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Small Business
Fires can kill a small biz
October 9, 2000: 11:54 a.m. ET

Small businesses have a lot to lose in a fire, but a few precautions may help
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NEW YORK (CNNfn) - Fires are one of those types of disasters that sneak up on you without any kind of warning. Without any sort of preparation, even minor ones can put small companies, those already teetering on the edge, out of business for good.

To help prevent fires -- and later recover from them if they occur -- it is important that all businesses have a comprehensive fire prevention and recovery program.

graphicOne Web site that offers help to small manufacturers and construction businesses, EqualFooting.com, compiled these fire prevention tips for small-business owners:

Keep fire extinguishers placed at key locations within the building.

Install smoke alarms on every floor of your business.

Test the batteries in your smoke alarms regularly and install new ones every year.

Have heating units checked annually by a qualified service person.

Never store propane tanks in any part of your business.

Keep all exits to your business clear.

Keep flammable liquids stored properly.

Prepare a fire escape plan with your employees and practice two escape routes from every office.

Have a prearranged meeting place outside the building and call the fire department from a nearby spot.

Never re-enter a burning building.

Get the right insurance just in case


The Insurance Information Institute, an industry trade group, has noted that most small businesses fail to take advantage of business interruption insurance that can make up for lost income when a company, following a fire or other disaster, can't serve its customers.

graphicAccording to the institute, only a third to 40 percent of companies with fewer than 10 employees have such coverage. For those with 10 to 20 employees, the rate rises to 50 percent, and to 60 percent beyond that.

Realize, too, that in the event of a major fire, a lot of records important to the business will be lost. It is recommended that business owners keep copies of valuable documents in a second, secure location. Also, they should make sure they routinely copy important computer information on portable disks and store them, too, in a safe place.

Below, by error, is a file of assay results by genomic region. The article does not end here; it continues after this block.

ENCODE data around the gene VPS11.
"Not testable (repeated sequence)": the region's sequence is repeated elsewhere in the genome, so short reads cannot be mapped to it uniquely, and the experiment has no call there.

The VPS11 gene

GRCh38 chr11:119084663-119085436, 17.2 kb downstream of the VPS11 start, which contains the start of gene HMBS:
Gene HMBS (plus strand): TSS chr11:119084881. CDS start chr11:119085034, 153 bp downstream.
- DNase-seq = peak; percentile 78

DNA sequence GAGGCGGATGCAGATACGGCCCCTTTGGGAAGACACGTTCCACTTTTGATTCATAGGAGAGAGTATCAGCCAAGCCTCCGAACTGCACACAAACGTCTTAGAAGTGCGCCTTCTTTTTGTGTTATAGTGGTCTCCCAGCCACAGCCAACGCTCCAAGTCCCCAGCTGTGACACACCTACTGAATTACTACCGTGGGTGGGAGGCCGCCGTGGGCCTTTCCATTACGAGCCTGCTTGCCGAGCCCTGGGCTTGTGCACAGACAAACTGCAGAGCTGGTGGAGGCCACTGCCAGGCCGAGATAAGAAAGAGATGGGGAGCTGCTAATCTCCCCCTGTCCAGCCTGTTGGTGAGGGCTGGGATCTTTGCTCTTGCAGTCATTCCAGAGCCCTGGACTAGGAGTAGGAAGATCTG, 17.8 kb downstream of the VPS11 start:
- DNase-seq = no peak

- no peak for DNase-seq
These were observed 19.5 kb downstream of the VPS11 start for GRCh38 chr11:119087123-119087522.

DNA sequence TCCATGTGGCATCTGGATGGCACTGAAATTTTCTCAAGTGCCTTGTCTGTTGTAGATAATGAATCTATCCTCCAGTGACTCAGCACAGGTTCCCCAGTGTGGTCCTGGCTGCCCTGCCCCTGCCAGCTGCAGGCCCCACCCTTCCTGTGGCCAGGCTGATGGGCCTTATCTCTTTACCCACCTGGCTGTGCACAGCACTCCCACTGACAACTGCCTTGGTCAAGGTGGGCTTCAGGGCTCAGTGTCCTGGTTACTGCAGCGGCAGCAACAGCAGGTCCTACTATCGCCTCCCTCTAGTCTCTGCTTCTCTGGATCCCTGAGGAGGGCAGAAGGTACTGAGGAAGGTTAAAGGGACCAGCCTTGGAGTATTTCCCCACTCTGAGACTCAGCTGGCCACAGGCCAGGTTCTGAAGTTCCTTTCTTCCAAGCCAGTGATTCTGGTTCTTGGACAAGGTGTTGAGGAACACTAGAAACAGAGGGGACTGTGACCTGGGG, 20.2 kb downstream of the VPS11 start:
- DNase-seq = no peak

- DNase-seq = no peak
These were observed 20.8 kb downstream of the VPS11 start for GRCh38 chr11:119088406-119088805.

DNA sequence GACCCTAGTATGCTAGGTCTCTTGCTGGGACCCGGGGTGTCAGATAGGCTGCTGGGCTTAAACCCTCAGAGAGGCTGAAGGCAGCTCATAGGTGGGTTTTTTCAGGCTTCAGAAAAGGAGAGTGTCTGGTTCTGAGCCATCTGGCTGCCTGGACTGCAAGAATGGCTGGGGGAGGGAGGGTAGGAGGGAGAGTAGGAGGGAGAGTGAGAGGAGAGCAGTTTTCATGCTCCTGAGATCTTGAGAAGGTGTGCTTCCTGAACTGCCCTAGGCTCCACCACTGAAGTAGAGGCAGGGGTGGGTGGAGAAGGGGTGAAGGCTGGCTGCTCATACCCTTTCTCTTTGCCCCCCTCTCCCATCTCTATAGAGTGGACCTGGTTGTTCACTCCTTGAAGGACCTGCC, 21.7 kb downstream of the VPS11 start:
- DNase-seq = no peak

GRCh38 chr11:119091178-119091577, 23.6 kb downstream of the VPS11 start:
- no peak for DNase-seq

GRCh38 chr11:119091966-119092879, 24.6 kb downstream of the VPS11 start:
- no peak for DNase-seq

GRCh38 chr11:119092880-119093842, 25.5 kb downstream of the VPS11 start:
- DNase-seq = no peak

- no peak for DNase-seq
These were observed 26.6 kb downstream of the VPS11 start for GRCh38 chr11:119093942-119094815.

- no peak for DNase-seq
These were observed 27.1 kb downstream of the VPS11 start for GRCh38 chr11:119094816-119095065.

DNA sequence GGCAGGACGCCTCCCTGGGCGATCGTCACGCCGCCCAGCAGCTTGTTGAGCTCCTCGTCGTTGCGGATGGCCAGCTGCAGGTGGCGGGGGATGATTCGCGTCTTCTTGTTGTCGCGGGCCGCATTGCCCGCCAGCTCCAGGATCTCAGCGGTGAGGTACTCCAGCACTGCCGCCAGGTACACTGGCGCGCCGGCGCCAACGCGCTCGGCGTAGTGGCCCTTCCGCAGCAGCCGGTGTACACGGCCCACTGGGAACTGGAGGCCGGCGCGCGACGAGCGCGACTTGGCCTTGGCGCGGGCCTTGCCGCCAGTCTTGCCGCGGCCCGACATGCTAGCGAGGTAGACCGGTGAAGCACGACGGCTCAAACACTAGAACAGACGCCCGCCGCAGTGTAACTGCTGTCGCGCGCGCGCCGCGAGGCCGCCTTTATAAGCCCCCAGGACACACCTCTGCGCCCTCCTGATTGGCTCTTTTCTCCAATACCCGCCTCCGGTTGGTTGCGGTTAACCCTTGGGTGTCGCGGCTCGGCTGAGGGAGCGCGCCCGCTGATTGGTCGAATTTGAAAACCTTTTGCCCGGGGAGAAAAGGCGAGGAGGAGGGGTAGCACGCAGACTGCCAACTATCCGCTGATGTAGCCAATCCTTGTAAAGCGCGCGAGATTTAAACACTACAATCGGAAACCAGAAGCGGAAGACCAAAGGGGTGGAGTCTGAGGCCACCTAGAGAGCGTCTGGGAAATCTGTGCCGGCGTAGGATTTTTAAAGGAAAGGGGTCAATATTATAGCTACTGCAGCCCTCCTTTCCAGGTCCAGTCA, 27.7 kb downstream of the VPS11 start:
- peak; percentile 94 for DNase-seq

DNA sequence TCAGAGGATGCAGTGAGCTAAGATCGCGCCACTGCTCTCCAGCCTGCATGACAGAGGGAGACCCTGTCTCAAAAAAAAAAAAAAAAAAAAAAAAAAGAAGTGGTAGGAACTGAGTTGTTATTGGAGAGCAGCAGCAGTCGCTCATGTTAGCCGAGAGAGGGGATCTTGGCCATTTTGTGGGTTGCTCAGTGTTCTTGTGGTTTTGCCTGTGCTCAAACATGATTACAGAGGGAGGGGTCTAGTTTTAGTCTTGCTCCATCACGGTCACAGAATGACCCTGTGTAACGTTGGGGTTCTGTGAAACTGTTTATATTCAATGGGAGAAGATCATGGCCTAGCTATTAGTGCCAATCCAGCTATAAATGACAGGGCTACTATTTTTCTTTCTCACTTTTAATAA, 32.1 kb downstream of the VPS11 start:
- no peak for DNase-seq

The Insurance Information Institute provides these additional tips for weathering a fire:

Train employees in fire safety -- particularly those responsible for storage areas, housekeeping, maintenance and operations where open flames or flammable substances are used.

Modernize the electrical system, since faulty wiring causes a large percentage of nonresidential fires.

Situate your business in a fire-resistant building -- a structure made of non-combustible materials with firewalls that create barriers to the spread of fires -- and in a building with a fire alarm system connected to the local fire department.

Take an inventory of all the damage to your business. Taking an inventory of your losses helps the insurance adjuster expedite the claim. Back to top

  RELATED STORIES

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  RELATED SITES

Insurance Information Institute

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Most stock quote data provided by BATS. Market indices are shown in real time, except for the DJIA, which is delayed by two minutes. All times are ET. Disclaimer. Morningstar: © 2018 Morningstar, Inc. All Rights Reserved. Factset: FactSet Research Systems Inc. 2018. All rights reserved. Chicago Mercantile Association: Certain market data is the property of Chicago Mercantile Exchange Inc. and its licensors. All rights reserved. Dow Jones: The Dow Jones branded indices are proprietary to and are calculated, distributed and marketed by DJI Opco, a subsidiary of S&P Dow Jones Indices LLC and have been licensed for use to S&P Opco, LLC and CNN. Standard & Poor's and S&P are registered trademarks of Standard & Poor's Financial Services LLC and Dow Jones is a registered trademark of Dow Jones Trademark Holdings LLC. All content of the Dow Jones branded indices © S&P Dow Jones Indices LLC 2018 and/or its affiliates.